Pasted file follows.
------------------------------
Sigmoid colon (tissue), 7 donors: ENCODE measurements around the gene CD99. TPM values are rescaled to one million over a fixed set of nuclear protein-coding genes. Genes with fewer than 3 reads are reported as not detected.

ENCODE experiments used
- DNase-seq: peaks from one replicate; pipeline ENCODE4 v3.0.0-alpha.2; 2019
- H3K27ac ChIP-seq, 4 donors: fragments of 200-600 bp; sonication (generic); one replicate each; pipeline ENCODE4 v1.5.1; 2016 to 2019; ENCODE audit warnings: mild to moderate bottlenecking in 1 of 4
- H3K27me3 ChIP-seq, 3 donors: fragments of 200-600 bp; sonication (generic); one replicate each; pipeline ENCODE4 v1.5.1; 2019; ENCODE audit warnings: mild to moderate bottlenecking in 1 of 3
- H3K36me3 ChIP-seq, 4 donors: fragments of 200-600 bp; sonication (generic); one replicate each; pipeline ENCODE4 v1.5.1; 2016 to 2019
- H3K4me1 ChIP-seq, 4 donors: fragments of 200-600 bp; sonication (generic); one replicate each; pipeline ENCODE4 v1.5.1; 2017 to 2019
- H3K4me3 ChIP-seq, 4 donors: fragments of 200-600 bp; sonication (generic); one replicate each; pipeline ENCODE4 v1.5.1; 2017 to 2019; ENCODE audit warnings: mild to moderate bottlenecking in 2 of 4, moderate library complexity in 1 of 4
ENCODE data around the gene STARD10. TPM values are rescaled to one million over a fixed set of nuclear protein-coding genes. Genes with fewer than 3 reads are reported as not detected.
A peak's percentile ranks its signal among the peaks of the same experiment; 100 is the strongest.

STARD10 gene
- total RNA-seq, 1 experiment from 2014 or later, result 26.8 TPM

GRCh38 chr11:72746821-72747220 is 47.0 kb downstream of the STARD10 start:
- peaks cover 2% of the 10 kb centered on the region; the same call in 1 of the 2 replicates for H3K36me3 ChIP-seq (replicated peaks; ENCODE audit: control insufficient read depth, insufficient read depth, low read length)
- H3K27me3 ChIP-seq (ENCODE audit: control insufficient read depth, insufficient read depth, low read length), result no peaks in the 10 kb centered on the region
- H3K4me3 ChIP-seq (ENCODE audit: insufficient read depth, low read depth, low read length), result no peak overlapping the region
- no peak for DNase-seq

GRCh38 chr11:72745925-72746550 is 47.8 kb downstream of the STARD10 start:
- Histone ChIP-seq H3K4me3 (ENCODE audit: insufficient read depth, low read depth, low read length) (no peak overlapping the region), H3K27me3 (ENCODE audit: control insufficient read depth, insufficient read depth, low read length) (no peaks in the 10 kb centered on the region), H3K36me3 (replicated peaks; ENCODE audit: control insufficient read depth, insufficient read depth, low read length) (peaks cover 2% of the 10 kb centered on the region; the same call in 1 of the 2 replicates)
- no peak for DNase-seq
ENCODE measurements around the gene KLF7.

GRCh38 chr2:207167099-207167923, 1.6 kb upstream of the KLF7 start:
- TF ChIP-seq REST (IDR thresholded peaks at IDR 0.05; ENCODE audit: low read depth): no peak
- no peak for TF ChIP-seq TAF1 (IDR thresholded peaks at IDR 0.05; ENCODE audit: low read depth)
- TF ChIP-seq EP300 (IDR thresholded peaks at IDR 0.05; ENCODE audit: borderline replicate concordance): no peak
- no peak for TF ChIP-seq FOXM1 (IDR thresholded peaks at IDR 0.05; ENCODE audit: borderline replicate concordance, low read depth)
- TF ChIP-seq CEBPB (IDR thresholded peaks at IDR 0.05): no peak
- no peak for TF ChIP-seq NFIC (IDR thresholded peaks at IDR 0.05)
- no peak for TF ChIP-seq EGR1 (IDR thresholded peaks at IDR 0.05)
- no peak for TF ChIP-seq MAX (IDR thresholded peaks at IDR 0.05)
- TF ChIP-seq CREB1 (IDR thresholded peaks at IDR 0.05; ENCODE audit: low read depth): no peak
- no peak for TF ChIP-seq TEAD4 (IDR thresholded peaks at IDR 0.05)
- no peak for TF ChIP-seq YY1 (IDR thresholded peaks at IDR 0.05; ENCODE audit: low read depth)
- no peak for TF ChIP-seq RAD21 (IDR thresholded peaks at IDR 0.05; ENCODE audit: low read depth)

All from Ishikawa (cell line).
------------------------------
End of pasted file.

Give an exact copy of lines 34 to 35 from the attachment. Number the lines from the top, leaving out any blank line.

- no peak for TF ChIP-seq RAD21 (IDR thresholded peaks at IDR 0.05; ENCODE audit: low read depth)

All from Ishikawa (cell line).